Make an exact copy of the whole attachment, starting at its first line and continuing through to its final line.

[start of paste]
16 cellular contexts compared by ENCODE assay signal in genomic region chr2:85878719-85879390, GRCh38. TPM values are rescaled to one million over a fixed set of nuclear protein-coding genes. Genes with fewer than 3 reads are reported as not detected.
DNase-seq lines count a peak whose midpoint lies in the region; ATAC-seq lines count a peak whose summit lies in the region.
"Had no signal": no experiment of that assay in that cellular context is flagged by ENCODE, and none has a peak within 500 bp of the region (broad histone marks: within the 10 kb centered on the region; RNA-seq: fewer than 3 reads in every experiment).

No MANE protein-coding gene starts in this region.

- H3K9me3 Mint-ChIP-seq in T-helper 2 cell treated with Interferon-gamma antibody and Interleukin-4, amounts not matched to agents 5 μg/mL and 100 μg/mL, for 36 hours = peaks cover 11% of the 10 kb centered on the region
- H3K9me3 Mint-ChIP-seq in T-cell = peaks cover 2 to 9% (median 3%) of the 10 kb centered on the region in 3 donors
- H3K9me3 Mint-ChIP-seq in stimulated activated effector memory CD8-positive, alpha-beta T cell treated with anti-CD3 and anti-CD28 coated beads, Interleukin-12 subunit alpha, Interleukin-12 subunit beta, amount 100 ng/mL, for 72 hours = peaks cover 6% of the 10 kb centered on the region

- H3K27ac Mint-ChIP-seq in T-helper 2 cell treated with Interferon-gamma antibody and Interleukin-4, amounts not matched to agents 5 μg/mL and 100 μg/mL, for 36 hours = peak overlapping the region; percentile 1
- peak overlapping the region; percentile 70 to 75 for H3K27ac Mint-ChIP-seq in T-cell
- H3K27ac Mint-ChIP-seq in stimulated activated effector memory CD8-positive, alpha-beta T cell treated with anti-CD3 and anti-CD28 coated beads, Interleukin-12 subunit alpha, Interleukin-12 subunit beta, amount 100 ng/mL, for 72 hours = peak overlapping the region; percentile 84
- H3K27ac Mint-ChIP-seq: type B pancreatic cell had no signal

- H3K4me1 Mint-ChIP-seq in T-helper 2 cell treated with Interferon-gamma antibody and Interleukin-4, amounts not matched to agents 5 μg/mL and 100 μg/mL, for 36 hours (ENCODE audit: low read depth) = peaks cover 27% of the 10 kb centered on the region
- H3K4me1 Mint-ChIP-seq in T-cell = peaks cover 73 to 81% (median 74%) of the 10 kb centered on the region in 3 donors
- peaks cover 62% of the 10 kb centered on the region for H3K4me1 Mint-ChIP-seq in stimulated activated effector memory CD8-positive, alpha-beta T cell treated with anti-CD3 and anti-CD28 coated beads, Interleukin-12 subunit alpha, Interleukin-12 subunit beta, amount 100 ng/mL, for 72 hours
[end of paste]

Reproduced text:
16 cellular contexts compared by ENCODE assay signal in genomic region chr2:85878719-85879390, GRCh38. TPM values are rescaled to one million over a fixed set of nuclear protein-coding genes. Genes with fewer than 3 reads are reported as not detected.
DNase-seq lines count a peak whose midpoint lies in the region; ATAC-seq lines count a peak whose summit lies in the region.
"Had no signal": no experiment of that assay in that cellular context is flagged by ENCODE, and none has a peak within 500 bp of the region (broad histone marks: within the 10 kb centered on the region; RNA-seq: fewer than 3 reads in every experiment).

No MANE protein-coding gene starts in this region.

- H3K9me3 Mint-ChIP-seq in T-helper 2 cell treated with Interferon-gamma antibody and Interleukin-4, amounts not matched to agents 5 μg/mL and 100 μg/mL, for 36 hours = peaks cover 11% of the 10 kb centered on the region
- H3K9me3 Mint-ChIP-seq in T-cell = peaks cover 2 to 9% (median 3%) of the 10 kb centered on the region in 3 donors
- H3K9me3 Mint-ChIP-seq in stimulated activated effector memory CD8-positive, alpha-beta T cell treated with anti-CD3 and anti-CD28 coated beads, Interleukin-12 subunit alpha, Interleukin-12 subunit beta, amount 100 ng/mL, for 72 hours = peaks cover 6% of the 10 kb centered on the region

- H3K27ac Mint-ChIP-seq in T-helper 2 cell treated with Interferon-gamma antibody and Interleukin-4, amounts not matched to agents 5 μg/mL and 100 μg/mL, for 36 hours = peak overlapping the region; percentile 1
- peak overlapping the region; percentile 70 to 75 for H3K27ac Mint-ChIP-seq in T-cell
- H3K27ac Mint-ChIP-seq in stimulated activated effector memory CD8-positive, alpha-beta T cell treated with anti-CD3 and anti-CD28 coated beads, Interleukin-12 subunit alpha, Interleukin-12 subunit beta, amount 100 ng/mL, for 72 hours = peak overlapping the region; percentile 84
- H3K27ac Mint-ChIP-seq: type B pancreatic cell had no signal

- H3K4me1 Mint-ChIP-seq in T-helper 2 cell treated with Interferon-gamma antibody and Interleukin-4, amounts not matched to agents 5 μg/mL and 100 μg/mL, for 36 hours (ENCODE audit: low read depth) = peaks cover 27% of the 10 kb centered on the region
- H3K4me1 Mint-ChIP-seq in T-cell = peaks cover 73 to 81% (median 74%) of the 10 kb centered on the region in 3 donors
- peaks cover 62% of the 10 kb centered on the region for H3K4me1 Mint-ChIP-seq in stimulated activated effector memory CD8-positive, alpha-beta T cell treated with anti-CD3 and anti-CD28 coated beads, Interleukin-12 subunit alpha, Interleukin-12 subunit beta, amount 100 ng/mL, for 72 hours